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Supermarkets hold all the cards in the battle over grocery labels

[NEW YORK] If you've shopped at a grocery store, you're familiar with the barrage of labels on every surface. A single carton of Pete and Gerry's Organic Eggs, for example, promises that it is: organic, from small family farms, Certified Humane, has no antibiotics or added hormones, and comes from free-range hens never given GMO feed. Some promises are redundant; hens laying organic eggs, for example, are never fed genetically modified organisms. All of them are confusing.

"It's frustrating because we don't have one encompassing, universally accepted US Department of Agriculture rule that everybody understands," said Jesse Laflamme, co-owner and chief executive of Pete and Gerry's Organics. Currently, the organic rules have only minimal animal welfare requirements. Recent efforts to strengthen them were defeated by the Trump administration.

Now, animal welfare advocates are hoping supermarkets will help propel certifications such as Certified Humane into the same kind of success that organic—a US$49.4 billion business with 6.4 per cent growth in 2017, according to the Organic Trade Association—has experienced.

They have reasons to be optimistic: From 40 per cent to 50 per cent of retailers carry products with third-party animal welfare certifications, according to a new report from the American Society for the Prevention of Cruelty to Animals and Technomic Inc., a food industry consulting company, that surveyed 300 senior supermarket employees. The vast majority reported that sales of these products have increased over the past three years, and 25 per cent said they want to stock more. Technomic contends that the results mean there's a real potential to replicate the success of the organic seal within a few years.

Still, there's a major impediment: Very few people understand what the labels mean. Some claims—like the ever-popular "natural"—mean nothing at all.

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"These certifications are becoming so prolific," said Meagan Nelson, associate director of Nielsen's Fresh Growth and Strategy Team. "There's noise for a lot of consumers."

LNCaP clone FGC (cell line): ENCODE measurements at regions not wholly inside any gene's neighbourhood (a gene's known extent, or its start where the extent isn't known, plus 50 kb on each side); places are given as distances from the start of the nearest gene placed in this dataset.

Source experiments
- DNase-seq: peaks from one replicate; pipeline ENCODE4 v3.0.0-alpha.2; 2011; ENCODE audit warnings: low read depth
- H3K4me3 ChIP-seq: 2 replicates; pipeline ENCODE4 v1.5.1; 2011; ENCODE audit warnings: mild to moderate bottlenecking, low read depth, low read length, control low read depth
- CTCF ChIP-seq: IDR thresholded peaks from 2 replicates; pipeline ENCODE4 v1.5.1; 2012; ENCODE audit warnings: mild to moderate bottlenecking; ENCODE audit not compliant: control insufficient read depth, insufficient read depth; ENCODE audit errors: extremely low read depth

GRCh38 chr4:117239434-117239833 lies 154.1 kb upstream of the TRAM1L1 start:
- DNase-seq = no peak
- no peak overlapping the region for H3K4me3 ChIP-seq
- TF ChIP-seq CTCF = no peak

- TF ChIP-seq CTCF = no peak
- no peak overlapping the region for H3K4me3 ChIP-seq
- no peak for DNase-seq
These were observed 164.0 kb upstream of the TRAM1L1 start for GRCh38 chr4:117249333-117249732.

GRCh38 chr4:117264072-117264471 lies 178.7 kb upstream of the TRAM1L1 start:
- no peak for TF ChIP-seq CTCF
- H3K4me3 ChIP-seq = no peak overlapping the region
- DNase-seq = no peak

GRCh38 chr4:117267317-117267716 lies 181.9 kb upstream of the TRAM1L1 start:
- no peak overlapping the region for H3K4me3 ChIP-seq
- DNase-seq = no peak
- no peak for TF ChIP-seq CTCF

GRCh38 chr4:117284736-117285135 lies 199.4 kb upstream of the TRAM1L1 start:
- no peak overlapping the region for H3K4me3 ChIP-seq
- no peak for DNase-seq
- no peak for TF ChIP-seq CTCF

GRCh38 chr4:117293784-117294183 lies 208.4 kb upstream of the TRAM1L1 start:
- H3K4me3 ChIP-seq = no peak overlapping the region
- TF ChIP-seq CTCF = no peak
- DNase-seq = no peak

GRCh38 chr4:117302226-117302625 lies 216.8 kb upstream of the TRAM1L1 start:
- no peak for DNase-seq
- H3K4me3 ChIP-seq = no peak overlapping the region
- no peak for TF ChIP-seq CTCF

Even retailers are confused. Though the survey respondents seem to understand some of the certifications and their differences—78 per cent had a very good or somewhat good understanding of organic—store employees usually do not, said Wade Hanson, principal at Technomic. "The industry," he said, "has to carve its way out of this mass of labels."

The National Supermarket Association did not respond to request for comment.

The ASPCA argues the best way to do this is with the third-party verified animal welfare certifications. "We know that certifications are the solution to animal suffering and consumer confusion," said Nancy Roulston, director of corporate engagement at the ASPCA farm-animal-welfare campaign.

Hanson sees an opportunity for retailers to set themselves apart from competitors by both carrying the right labels and educating consumers on their meaning. "At a time when supermarket traffic is a challenge," said Hanson, "anytime you can establish a point of differentiation, that is a big, big deal."

For Pete & Gerry's eggs, the Certified Humane seal fills the gap the USDA left when it failed to raise organic's standards, Laflamme said. "A stronger USDA standard with an animal welfare component would really negate the need for it."

The ASPCA strongly supported those stricter rules. Now that those have been trashed, it's pushing retailers to carry more third-party certified products. "I hope supermarkets will meet consumers where they are," said Roulston. "I'd like to see them take responsibility as gatekeepers."

While everyone agrees that there's a label-overcrowding problem, Gale is skeptical about picking a winner. "There's a lot of tumult in that whole area," he said, referencing the current fracas over organic animal-welfare requirements as one example. "If anybody says ‘My standard is going to be the Standard,' I think they're just being hopeful."


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